Cars have been around for 130 years, and over that time, many have crashed and needed a doctor – or, an automotive physician. That job falls to those of us working in collision repair.
I’m a senior studying collision repair at Bucks County Technical High School in Pennsylvania. I’ve noticed that many freshmen in my school aren’t interested in studying collision. And this isn’t just the opinion of a few kids – many shop owners and collision industry figures have also noticed a decline in interest.
After talking to some other students my age, I came up with some of my own theories about this phenomenon.
Last decade, the percentage of young people without licenses grew. In other words, less young people than ever are driving cars, let alone owning them. In the past, many kids got their start in collision by doing hobby work on their own cars. Today, cars are too expensive. I look for cars on eBay all the time, and it’s hard to find any for less than $5,000 – unless you want a salvage title! More kids get rides with their parents, and there are more reasons to delay car ownership, such as using Uber or car-sharing services like Zipcar or public transportation.
Many freshmen visit our class throughout the year, and what I hear most is that they “like the shop, but the work seems dirty.” When I asked my teacher about this, he said the industry was “finally emerging from the Dark Ages, when you might imagine seeing a technician smoking a cigarette without protective equipment painting a car with solvent-based paint – if they were in a booth at all. Today, everything is much cleaner.” Advances in refinishes, respirators and paint suits have made shops cleaner places to work.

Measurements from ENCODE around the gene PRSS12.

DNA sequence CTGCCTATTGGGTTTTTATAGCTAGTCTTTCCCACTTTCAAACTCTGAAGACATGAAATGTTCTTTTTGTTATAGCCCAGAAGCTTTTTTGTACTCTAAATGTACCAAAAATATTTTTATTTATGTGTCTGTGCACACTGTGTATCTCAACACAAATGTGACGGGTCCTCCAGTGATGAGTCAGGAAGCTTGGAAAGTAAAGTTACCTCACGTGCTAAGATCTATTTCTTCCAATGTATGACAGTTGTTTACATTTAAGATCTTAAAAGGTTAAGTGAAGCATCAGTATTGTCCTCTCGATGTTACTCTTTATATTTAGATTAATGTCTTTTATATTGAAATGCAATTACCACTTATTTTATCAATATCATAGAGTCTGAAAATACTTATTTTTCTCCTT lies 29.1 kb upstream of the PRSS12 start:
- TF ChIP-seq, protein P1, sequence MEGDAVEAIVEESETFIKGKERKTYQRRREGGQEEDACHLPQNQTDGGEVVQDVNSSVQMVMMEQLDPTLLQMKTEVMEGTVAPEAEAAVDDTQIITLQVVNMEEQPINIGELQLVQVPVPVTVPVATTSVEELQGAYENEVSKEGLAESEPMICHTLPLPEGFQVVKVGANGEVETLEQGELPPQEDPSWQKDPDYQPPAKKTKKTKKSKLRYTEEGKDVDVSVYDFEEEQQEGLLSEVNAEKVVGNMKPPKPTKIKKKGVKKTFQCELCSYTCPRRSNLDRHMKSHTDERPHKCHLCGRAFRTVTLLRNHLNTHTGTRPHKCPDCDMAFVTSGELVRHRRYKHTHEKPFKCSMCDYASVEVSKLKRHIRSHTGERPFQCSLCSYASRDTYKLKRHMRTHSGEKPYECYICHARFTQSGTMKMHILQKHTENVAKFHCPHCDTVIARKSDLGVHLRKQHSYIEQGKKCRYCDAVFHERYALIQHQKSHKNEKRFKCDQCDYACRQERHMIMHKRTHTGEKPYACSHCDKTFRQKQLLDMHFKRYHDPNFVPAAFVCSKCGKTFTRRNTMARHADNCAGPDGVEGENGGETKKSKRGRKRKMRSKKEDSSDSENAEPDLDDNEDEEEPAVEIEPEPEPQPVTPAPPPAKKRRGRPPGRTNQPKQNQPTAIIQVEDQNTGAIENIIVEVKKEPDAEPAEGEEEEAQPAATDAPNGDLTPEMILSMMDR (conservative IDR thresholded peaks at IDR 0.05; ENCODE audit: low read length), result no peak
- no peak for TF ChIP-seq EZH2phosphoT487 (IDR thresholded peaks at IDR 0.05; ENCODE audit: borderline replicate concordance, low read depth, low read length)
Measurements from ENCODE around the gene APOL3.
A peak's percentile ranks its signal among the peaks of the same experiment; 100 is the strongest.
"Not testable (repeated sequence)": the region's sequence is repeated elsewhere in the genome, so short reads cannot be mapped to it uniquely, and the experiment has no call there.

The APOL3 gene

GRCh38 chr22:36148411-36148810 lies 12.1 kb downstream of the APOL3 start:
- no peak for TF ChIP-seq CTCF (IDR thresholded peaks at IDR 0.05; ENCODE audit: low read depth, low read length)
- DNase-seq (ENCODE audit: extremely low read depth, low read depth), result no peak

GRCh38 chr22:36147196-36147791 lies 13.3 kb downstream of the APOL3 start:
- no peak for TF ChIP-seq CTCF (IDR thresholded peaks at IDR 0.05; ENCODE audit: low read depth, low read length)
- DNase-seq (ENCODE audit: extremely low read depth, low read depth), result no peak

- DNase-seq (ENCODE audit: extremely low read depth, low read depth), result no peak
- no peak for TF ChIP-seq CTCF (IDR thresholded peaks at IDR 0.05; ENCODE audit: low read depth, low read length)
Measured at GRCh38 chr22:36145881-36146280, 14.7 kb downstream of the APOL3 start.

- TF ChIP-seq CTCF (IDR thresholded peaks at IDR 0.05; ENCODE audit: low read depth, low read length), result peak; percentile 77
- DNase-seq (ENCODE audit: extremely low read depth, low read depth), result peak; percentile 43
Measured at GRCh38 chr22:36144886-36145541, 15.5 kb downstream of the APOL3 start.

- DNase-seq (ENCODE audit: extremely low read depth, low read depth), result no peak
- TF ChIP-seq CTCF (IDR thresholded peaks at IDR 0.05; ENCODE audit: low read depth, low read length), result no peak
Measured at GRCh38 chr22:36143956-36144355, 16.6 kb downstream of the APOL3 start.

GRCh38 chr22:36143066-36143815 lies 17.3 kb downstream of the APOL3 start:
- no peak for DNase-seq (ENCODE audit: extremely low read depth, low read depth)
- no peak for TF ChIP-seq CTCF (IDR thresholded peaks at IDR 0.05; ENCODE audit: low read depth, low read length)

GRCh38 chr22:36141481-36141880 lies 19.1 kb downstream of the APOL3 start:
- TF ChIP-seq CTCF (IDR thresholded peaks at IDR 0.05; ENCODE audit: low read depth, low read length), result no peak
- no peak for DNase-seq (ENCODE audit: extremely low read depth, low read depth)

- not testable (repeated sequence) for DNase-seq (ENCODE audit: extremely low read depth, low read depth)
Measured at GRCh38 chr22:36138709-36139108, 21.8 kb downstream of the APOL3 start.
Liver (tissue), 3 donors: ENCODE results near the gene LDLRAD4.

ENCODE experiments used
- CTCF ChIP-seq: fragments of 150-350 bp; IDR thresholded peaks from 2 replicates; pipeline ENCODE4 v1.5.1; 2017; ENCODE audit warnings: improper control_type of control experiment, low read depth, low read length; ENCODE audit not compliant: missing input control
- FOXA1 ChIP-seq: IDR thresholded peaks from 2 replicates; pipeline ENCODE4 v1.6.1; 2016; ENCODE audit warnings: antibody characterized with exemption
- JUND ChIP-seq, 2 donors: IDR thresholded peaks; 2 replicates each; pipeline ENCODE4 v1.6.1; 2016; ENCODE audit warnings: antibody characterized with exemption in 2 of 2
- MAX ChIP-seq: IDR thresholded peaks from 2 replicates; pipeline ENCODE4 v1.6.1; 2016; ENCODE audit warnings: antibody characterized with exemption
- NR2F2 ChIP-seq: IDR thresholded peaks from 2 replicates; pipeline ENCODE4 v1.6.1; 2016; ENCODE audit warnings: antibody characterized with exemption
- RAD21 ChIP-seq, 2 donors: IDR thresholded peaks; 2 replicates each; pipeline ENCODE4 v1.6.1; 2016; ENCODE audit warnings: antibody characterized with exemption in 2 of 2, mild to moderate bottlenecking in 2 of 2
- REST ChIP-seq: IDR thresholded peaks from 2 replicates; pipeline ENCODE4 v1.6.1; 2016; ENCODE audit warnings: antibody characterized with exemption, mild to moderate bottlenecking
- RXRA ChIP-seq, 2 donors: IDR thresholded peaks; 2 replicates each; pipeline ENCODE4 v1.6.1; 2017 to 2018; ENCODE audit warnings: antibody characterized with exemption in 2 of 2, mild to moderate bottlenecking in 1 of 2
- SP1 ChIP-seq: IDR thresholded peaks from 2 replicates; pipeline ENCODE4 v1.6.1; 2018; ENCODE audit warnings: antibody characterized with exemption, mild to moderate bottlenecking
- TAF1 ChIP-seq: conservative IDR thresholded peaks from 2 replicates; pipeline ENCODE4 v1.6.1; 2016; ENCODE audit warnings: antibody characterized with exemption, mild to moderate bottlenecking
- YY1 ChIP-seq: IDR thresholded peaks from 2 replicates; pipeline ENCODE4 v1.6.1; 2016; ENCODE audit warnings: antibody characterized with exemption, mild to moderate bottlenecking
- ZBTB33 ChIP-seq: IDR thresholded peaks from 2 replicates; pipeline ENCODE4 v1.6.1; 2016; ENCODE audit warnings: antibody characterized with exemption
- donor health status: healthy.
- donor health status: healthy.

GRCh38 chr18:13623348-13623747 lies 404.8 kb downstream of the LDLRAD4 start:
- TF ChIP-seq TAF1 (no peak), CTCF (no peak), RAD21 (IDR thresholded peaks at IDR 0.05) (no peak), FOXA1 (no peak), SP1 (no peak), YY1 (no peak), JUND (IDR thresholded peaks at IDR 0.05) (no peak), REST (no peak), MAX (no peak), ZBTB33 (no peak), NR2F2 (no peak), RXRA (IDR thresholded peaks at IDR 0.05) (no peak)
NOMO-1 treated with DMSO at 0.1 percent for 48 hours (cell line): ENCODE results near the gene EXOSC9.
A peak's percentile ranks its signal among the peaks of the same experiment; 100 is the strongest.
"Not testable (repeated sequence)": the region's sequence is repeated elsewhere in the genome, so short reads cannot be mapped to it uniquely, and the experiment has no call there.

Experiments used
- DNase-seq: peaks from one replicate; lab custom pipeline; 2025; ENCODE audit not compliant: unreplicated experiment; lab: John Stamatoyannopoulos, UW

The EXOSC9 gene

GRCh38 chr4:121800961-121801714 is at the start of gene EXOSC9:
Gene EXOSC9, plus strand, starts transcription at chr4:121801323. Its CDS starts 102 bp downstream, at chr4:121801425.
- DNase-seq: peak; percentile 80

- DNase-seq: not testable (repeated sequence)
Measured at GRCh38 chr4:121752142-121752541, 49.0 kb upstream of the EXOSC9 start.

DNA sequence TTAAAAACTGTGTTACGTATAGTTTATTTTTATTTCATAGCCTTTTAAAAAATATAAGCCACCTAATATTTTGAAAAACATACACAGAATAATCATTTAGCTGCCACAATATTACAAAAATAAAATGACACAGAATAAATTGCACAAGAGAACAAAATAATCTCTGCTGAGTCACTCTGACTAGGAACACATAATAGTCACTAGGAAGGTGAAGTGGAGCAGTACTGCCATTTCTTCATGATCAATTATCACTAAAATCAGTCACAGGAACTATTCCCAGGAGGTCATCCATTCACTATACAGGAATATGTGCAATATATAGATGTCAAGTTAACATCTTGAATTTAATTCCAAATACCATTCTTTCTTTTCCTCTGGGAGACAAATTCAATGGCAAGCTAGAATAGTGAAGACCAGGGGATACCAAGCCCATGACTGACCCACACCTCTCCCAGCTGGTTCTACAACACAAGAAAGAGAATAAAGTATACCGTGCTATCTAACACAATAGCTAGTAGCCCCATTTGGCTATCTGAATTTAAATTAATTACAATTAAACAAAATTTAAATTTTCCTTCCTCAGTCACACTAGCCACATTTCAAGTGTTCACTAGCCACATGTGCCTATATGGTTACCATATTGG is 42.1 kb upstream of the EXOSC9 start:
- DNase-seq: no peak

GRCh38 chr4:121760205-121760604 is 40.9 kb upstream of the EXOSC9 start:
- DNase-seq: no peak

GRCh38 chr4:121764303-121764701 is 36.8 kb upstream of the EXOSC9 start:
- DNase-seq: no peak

My generation is very influenced by what they see in the media. Collision is not very prominent on TV compared to other professions. Even though some shows, such as Monster Garage, involve car repair, they present an unrealistically glamorous view of the industry that compares unfavorably to the nitty-gritty reality. People think they can start airbrushing right away, and once they realize they’ll spend most of their time sanding, they walk away.
Young people are increasingly told they must get a four-year college degree. This rejection of manual labor is coupled with constant and overhyped news about job loss in manufacturing and repair, particularly in the auto industry. However, perceptions about the industry aren’t always backed up by reality. According to the Department of Labor, 365,500 new jobs are expected in the next decade in the “Installation, Maintenance and Repair” (which includes collision) category, while only 107,500 are expected in “Art, Design, Entertainment, Sports and Media.”
When I look at the local newspaper’s classified section, I see at least three job openings in the collision industry every day. Collision jobs are noticeably unaffected by dips in the economy – after all, people don’t stop getting in accidents! As a lifelong car enthusiast, I plan to go to my local community college after graduating this spring and likely get a job in a body shop while attending classes. Eventually, I hope to write about cars. Let’s hope in the future, young people will still see the benefits of choosing collision repair…and that I’ll have plenty to write about.